The following is a guest post by George Sadek, a Senior Legal Analyst at the Law Library of Congress. George has previously written posts on Egypt’s constitutional referendum, elections in Saudi Arabia, and the trial of Seif al Islam al Gaddafi in Libya.
The development and adoption of a new Egyptian Constitution has received a lot of attention in the news in recent months. Having moved to the U.S. from Egypt in 1999, and having subsequently conducted research work relating to the laws of the Middle East in various academic and governmental institutions, I have been following the legal developments in the Arabic speaking countries very closely. I thought it would be useful to pull together some information about the drafting process and the content of the Egyptian Constitution of 2012 for In Custodia Legis readers. In a second post, to be published next week, I will cover various perspectives on the constitution–including those in support of it and those that criticize it.
On March 26, 2012, in accordance with article 60 of the Constitutional Declaration of March 2011, a Constituent Assembly was established to draft a permanent constitution for Egypt. However, on April 11, 2012, the Administrative Court suspended this Constituent Assembly, stating that the Assembly did not reflect the diversity of the Egyptian society as it was only dominated by members of parliament who are affiliated with the Islamic political movements. Following the suspension of the first Constituent Assembly, a second Constituent Assembly comprising 100 members was elected by the parliament in June 2012. The second Constituent Assembly included members from the following groups: thirty-nine representatives of political parties in the People’s Assembly (lower house); six judges; thirteen representatives of labor unions; twenty-one public figures; five representatives of Al-Azhar (the largest Islamic institution in Egypt); four representatives of the Coptic Orthodox Church, one representative of the Ministry of Justice; one representative of the Ministry of Interior (in charge of homeland security); one representative of the armed forces; and nine legal scholars. Judge Hussam Al Ghariani, President of the Supreme Council of Justice, was elected by the members of the Assembly to oversee the constitutional drafting process.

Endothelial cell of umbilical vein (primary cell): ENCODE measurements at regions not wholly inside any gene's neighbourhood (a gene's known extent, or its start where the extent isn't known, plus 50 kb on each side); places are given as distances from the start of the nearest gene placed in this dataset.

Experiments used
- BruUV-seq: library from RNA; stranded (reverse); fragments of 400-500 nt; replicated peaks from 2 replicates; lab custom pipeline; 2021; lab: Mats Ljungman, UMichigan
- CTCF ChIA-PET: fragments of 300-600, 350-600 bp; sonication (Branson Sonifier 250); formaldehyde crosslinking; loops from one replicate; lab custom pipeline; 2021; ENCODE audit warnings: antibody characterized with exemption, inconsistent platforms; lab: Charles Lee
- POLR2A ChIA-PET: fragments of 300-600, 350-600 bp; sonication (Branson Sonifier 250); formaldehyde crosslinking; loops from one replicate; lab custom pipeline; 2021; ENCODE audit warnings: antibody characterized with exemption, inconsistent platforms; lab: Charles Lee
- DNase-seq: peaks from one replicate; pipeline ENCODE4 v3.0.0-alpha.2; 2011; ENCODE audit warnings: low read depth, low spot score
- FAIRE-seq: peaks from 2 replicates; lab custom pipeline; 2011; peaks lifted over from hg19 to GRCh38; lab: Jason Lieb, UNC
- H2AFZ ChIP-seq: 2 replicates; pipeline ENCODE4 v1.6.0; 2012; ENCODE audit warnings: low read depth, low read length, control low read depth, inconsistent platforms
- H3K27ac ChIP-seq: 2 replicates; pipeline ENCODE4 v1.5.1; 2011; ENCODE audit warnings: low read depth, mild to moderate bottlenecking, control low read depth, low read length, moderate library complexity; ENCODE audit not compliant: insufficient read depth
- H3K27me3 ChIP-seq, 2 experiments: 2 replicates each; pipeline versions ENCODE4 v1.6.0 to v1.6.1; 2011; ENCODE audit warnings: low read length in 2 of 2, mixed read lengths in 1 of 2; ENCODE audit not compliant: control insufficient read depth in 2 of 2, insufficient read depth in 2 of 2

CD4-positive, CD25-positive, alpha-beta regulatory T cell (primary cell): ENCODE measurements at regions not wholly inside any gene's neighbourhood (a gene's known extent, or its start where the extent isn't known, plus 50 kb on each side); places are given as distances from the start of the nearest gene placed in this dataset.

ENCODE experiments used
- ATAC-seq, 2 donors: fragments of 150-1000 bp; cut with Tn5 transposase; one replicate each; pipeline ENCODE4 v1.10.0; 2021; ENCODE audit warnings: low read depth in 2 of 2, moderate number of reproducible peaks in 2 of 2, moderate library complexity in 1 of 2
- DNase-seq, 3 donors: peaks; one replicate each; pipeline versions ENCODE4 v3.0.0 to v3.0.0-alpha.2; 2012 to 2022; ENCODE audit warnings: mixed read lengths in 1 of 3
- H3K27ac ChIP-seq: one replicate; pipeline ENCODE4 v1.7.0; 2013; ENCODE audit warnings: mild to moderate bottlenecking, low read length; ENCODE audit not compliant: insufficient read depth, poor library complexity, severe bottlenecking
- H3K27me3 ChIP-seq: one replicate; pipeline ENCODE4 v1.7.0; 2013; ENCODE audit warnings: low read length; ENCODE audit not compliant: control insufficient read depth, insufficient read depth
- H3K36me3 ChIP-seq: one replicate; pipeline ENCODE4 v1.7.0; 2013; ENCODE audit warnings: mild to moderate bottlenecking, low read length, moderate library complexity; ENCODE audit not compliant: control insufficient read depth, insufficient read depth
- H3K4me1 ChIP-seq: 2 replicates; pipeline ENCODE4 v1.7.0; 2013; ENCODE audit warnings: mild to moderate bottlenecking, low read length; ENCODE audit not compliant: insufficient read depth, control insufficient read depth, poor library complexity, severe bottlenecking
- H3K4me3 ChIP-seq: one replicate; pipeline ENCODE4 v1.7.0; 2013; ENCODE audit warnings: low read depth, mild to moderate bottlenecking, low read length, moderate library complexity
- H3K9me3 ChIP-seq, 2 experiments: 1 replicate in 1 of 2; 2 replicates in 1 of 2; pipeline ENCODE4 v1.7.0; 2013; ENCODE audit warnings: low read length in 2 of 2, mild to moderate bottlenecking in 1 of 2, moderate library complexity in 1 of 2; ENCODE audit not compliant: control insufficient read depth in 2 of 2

In October 2012, the Constituent Assembly announced that it had finished the first draft of the constitution and launched a public awareness campaign called “Know your Constitution” to educate the public about the constitution. On November 29, 2012, the Constituent Assembly of Egypt finalized the drafting process of the new Egyptian Constitution. One week later, on December 8, 2012, Egyptian President Mohamed Morsi issued a new constitutional declaration announcing that the constitutional draft would be voted on in a national referendum.
In accordance with article 60 of the Transitional Constitutional Declaration of March 2011, a special judicial commission was formed to supervise the referendum process and monitor vote counting. The referendum took place in two rounds on two different dates: December 15 and 22, 2012. The majority of Egyptians voted in favor of the newly drafted constitution.